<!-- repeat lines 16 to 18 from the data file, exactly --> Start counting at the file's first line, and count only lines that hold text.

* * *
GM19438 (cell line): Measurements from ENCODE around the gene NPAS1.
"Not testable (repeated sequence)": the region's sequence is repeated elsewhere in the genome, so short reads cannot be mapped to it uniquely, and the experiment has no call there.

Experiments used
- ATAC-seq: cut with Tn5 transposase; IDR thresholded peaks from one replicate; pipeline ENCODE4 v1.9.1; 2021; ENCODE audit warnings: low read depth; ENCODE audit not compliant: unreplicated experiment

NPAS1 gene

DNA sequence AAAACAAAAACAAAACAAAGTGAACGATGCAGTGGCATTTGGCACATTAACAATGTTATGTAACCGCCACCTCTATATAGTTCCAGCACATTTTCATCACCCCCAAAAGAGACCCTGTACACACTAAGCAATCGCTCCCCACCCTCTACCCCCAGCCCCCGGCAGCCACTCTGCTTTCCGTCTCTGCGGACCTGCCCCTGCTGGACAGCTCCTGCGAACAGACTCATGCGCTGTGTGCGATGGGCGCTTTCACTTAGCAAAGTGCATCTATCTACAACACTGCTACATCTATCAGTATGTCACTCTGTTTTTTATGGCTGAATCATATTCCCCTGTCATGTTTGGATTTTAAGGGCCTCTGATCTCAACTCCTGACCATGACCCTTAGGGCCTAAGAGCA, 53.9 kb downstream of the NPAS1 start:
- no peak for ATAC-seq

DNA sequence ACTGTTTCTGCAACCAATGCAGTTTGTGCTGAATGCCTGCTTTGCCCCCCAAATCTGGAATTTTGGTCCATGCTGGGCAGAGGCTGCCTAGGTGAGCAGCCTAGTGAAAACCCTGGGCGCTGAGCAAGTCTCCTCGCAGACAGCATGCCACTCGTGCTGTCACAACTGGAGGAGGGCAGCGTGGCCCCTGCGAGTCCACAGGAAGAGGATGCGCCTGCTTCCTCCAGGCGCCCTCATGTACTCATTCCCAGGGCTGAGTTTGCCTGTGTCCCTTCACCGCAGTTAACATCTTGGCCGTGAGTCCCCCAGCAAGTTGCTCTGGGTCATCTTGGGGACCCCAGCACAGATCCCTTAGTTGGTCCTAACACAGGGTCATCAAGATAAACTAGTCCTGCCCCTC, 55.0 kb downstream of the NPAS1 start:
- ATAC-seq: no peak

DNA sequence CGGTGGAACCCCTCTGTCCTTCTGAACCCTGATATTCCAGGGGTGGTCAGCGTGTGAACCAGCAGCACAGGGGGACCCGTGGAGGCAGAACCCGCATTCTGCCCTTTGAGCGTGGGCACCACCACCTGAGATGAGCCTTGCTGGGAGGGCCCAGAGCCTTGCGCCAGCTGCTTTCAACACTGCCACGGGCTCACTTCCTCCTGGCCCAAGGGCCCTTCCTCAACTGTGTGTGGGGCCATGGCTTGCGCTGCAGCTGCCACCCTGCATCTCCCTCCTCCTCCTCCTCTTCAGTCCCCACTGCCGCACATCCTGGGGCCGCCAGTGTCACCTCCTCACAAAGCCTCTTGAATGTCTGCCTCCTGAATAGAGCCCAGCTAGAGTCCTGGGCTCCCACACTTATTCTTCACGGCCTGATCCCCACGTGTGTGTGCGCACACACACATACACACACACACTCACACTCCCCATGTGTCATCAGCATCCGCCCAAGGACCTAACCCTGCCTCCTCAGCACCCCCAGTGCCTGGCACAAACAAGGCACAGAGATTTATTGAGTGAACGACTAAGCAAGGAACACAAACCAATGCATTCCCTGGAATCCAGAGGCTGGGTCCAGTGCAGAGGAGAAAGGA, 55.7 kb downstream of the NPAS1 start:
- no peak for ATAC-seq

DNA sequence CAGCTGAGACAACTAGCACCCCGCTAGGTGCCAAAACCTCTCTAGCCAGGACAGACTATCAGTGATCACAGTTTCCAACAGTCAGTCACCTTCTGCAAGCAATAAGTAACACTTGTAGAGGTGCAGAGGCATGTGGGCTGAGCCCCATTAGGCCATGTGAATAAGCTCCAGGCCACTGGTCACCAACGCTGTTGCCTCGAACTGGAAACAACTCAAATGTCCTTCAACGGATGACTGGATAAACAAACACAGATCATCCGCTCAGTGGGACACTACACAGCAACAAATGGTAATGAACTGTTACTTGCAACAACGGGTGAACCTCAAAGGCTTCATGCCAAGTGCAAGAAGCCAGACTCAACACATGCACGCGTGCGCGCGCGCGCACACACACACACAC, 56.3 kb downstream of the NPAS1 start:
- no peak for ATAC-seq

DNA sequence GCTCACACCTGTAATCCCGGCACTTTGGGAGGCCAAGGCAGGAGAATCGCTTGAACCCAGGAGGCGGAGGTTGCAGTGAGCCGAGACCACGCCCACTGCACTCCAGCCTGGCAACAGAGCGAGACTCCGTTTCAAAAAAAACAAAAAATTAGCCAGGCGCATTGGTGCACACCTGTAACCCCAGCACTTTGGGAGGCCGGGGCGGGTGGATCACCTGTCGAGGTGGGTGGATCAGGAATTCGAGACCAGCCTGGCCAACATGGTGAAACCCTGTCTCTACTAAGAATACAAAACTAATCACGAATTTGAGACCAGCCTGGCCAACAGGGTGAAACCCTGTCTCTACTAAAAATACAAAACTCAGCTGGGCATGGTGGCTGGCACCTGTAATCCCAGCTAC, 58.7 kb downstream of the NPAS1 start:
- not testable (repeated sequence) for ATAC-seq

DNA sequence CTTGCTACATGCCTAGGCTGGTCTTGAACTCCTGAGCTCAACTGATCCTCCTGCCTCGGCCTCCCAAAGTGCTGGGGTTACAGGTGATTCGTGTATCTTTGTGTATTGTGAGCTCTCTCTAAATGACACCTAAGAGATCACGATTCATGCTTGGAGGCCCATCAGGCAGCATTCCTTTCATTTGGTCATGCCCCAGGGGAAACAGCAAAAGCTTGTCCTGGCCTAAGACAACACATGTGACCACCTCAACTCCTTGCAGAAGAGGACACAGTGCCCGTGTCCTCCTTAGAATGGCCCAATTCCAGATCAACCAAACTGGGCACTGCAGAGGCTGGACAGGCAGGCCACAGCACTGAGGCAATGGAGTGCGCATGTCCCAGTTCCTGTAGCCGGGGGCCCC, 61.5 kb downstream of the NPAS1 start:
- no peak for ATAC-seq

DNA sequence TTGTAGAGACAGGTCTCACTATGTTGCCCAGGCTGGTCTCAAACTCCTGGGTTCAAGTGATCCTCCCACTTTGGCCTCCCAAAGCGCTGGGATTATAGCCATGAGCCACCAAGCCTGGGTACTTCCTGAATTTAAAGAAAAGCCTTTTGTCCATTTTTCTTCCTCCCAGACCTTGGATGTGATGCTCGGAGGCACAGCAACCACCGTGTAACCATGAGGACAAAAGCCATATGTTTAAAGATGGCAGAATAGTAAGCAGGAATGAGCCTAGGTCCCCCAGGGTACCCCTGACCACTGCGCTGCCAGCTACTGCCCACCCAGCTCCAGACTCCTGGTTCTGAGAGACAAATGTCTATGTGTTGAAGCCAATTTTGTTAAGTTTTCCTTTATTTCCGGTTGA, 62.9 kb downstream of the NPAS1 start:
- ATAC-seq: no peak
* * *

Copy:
DNA sequence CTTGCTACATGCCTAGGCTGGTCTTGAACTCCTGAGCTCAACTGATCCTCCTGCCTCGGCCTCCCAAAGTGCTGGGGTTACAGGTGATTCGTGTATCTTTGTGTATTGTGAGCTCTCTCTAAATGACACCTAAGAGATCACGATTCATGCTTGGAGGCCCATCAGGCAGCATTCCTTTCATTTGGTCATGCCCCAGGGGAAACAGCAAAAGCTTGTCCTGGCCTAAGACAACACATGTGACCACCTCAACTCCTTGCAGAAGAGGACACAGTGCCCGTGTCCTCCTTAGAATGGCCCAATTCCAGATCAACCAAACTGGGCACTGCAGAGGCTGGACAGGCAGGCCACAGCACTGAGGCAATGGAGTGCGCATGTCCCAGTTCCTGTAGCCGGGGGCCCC, 61.5 kb downstream of the NPAS1 start:
- no peak for ATAC-seq

DNA sequence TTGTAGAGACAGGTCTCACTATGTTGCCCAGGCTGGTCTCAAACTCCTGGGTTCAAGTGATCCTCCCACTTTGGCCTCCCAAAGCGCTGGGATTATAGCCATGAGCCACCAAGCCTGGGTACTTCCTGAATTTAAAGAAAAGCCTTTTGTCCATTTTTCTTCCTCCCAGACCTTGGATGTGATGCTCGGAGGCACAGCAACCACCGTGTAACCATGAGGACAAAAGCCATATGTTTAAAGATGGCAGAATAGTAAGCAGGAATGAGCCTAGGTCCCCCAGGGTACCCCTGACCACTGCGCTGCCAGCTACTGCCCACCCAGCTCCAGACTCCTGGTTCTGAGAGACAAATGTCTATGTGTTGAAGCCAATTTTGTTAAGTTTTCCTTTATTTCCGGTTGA, 62.9 kb downstream of the NPAS1 start: